Published On : Mon, Apr 13th, 2015

Maoists strike again in CG: 4 policemen killed, 7 injured in landmine blast in Dantewada

Dantewada/Nagpur: Four security personnel were killed and seven injured on Monday after armed Maoists blew up a military vehicle in Chhattisgarh’s Dantewada district, in the fourth rebel attack in three days in the strife-torn Bastar zone.

Armed guerrillas triggered a powerful improvised explosive device (IED) carrying over 50 kg of explosives that tossed an anti-landmine vehicle carrying eleven jawans of the Chhattisgarh Armed Force in the air, police said.

The Maoists fled into a jungle after blowing up the ill-fated vehicle that was engaged in a search and road-opening operation in the region, officials added. Dantewada superintendent of police Kamal Lochan Kashyap, who confirmed the incident to HT, has rushed to the spot.

Hours earlier, a Border Security Force (BSF) jawan was killed in an exchange of fire with rebels in the state’s insurgency-hit Kanker district.

This is the latest in a string of attacks in the state that have been tactically undertaken by the Red brigade. In the last three days, rebels have targeted security forces in Kanker and Dantewada districts that are separated by about 200 km.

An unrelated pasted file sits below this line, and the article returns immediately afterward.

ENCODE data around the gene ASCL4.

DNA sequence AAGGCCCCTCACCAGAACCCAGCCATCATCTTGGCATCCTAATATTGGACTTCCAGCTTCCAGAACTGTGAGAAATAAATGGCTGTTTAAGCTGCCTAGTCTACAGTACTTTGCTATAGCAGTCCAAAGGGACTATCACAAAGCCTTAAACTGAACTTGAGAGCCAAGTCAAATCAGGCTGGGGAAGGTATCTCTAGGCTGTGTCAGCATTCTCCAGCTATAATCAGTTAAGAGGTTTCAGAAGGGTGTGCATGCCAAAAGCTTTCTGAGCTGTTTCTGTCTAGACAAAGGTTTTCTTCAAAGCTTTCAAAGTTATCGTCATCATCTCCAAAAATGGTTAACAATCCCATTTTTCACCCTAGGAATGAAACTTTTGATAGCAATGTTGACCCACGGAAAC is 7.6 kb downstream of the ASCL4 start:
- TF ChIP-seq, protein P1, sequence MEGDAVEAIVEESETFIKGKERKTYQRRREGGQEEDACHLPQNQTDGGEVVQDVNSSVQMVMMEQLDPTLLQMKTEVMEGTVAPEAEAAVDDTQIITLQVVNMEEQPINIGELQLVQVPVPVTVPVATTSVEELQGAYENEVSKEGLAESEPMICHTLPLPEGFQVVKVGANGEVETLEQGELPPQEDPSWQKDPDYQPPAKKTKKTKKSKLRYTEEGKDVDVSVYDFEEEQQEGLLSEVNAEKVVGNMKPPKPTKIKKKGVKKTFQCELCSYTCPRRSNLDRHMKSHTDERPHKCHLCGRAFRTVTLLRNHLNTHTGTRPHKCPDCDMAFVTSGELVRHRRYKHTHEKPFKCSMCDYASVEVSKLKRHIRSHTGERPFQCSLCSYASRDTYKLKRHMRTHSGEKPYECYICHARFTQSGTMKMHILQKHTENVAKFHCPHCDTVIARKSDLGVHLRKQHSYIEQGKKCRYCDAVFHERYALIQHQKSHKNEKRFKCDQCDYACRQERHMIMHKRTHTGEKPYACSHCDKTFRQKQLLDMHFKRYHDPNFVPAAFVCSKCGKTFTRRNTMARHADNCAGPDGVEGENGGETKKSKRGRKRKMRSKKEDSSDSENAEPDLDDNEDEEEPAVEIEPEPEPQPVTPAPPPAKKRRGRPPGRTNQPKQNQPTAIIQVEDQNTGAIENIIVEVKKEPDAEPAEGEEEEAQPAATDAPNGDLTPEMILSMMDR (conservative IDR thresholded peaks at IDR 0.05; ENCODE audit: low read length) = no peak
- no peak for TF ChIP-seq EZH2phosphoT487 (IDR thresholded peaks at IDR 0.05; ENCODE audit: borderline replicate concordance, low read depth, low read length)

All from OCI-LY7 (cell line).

On Saturday , seven STF personnel were killed and ten others injured when Maoists ambushed them in the forests of Pidmel village in Sukma district. The next day, Maoists torched 18 vehicles engaged in mining work in Kanker district, 140 km from Raipur. However, no one was hurt in the strike.

The Opposition blamed the government for the recent spate of attacks and said the Raman Singh regime hadn’t learnt from previous mistakes. “The resources provided to the state government and huge forces allotted to the state are not being effectively utilised. The anti-Maoist approach should be reviewed”, former chief minister Ajit Jogi said.

The Maoists are believed to be present in at least 20 states, but are the most active in Chhattisgarh, and have waged war on the government and security forces for more than four decades and say they are fighting for the rights of the tribal people and rural poor who live in remote regions in central and eastern India.

The guerrillas often collect funds through extortion and protection rackets and claim to have certain districts under their control as ‘liberated zones’, mostly under the umbrella of the Communist Party of India (Maoist), the largest left-wing extremist organisation in the country.